music beats   Another type of musician may begin with rhythm, or at least beat. This includes rock and most forms of popular music. Musicians working within this tradition tend to show a relative lack of interest in pitch when compared to the fi rst type (although they do not ignore it completely). Bands without some sort of percussion section are rare, and, when they do appear, the instruments often emphasise rhythmic content in order to compensate. There is also general agreement about what constitutes a good musician in this fi eld, although it is sometimes bound up with extra- musical questions such as lifestyle, image and so on. The path to success is just as diffi cult as that for the traditional musician and is also mapped out by convention and experts.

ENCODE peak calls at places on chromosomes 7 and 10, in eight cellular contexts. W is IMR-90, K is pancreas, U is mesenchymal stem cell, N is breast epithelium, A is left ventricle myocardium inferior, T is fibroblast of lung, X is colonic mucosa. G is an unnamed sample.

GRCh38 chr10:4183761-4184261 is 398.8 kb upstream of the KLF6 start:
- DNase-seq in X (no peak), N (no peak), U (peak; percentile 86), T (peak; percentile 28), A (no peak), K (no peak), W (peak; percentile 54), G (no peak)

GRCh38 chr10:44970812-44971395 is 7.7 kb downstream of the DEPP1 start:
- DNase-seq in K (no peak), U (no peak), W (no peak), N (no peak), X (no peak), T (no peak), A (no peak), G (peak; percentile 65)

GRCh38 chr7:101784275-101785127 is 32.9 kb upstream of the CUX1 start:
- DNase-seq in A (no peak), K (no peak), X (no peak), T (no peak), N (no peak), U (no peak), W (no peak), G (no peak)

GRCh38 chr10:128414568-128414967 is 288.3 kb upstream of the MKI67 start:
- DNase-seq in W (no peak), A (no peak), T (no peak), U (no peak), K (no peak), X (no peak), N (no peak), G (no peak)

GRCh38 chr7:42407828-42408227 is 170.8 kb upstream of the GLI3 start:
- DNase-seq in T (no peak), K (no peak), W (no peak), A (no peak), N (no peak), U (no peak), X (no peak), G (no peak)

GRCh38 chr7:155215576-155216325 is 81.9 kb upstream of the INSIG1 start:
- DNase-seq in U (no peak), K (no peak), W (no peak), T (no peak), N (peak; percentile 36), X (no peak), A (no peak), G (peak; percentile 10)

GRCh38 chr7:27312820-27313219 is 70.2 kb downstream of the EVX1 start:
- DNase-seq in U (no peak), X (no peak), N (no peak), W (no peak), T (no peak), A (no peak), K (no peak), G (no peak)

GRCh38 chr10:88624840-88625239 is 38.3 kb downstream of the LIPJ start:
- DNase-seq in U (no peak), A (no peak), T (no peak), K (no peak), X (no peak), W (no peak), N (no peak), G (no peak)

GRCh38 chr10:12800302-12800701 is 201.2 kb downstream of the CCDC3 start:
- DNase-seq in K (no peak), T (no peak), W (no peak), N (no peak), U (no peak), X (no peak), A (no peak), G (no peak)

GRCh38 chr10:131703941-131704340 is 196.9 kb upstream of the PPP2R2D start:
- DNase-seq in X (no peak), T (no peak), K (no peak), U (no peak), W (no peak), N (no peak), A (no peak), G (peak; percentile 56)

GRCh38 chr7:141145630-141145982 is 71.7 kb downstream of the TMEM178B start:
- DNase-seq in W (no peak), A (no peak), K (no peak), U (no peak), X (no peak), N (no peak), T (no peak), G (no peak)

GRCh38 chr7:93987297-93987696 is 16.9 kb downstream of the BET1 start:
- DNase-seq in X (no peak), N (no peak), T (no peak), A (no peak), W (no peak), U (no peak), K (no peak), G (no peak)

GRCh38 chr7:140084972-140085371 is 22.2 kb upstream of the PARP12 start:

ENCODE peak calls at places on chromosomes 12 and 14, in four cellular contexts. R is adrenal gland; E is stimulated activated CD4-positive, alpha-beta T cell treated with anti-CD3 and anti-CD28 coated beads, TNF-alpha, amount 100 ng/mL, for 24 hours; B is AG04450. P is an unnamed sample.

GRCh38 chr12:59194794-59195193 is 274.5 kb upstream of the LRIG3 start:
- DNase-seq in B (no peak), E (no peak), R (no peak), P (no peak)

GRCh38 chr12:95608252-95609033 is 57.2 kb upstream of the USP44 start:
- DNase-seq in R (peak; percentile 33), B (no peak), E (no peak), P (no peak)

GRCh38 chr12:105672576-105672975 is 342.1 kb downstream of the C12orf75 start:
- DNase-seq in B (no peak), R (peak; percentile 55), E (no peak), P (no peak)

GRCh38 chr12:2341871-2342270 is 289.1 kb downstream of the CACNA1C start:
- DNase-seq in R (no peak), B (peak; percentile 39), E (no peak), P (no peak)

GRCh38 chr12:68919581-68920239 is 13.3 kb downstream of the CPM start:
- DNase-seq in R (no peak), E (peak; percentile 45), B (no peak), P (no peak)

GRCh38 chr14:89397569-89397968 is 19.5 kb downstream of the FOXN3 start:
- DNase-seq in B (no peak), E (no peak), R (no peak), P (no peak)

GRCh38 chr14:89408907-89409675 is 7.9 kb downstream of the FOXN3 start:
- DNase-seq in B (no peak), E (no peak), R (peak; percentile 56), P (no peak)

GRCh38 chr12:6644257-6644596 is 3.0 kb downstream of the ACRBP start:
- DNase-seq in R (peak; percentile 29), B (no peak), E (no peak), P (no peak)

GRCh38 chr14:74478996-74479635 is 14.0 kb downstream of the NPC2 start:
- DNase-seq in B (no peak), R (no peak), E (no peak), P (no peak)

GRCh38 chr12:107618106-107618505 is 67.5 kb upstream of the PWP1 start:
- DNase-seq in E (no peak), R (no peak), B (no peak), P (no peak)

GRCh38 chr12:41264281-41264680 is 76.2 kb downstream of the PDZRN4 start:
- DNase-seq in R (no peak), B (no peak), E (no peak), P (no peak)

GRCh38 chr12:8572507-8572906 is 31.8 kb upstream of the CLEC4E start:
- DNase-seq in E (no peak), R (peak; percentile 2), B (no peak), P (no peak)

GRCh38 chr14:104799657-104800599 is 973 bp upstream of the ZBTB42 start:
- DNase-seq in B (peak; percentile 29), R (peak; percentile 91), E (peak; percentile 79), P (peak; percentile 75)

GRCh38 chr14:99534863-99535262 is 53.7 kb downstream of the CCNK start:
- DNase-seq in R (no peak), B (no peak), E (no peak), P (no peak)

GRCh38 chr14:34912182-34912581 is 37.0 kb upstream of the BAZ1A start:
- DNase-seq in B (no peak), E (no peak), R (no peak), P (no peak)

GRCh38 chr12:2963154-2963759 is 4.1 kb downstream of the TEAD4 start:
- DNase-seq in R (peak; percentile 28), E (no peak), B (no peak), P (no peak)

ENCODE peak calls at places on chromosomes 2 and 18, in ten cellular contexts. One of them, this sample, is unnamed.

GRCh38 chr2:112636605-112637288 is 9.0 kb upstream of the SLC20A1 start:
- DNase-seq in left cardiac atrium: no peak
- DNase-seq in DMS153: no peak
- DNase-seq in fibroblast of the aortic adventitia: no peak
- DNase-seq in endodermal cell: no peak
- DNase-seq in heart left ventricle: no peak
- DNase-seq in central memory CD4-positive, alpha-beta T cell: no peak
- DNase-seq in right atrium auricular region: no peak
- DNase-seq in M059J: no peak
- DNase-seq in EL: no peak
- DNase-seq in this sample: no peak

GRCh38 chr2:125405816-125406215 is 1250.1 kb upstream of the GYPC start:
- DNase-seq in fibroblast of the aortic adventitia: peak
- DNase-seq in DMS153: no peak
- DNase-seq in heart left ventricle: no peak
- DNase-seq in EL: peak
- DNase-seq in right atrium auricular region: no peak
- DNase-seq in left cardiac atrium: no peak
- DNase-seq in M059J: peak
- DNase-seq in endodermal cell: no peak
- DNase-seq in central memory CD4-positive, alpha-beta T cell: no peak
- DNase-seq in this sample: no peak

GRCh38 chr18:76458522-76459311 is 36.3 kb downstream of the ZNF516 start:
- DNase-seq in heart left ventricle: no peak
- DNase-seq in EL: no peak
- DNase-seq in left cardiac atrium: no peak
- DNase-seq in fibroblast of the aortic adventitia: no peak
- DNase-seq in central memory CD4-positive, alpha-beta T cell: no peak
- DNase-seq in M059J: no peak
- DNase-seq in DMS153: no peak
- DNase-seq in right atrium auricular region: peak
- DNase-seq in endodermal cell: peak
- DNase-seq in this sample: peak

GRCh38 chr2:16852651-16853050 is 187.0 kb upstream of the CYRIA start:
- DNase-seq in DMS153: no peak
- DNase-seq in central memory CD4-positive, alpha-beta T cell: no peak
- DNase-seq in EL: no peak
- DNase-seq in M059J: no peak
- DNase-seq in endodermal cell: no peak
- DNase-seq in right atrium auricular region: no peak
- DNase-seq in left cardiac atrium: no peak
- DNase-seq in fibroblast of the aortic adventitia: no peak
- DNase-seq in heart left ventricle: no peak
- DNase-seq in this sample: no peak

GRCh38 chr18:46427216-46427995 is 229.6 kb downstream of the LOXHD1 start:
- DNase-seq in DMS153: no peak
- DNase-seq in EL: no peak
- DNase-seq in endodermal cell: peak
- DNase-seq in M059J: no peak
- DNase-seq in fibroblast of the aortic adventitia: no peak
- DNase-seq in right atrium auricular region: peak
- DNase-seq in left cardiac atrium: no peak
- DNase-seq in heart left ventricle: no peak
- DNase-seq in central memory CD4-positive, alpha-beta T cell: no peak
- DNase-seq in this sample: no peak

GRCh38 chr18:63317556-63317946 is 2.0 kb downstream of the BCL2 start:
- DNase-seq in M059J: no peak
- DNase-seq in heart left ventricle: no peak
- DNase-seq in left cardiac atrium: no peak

rap   As you look around the world today, it is clear that this kind of musician is the most prevalent. On the island of Zanzibar, most musicians are drawn to rap, rather than the traditional Taarab; in Bali, the young people perform punk rock in shopping malls, in preference to gamelan under pagodas; in Iran, the underground- rave and heavy- metal scenes fl ourish in spite of attempts by the regime to limit expression to traditional Iranian forms such as the Radif. But in many of these cases, the musicians are concerned to introduce traditional instruments 2 New technologies, new musicians and sounds into the more Western forms. Globalisation is complex, and there is more going on here than just a Westernisation of world culture. A musical commitment to traditional music does not necessarily prevent an involvement in bands, or vice versa. Recent musical history is peppered with examples of ‘classically trained’ popular musicians or popular musicians who have found a voice in classical forms. Jazz seems to sit somewhere between the two. These categories are not rigid.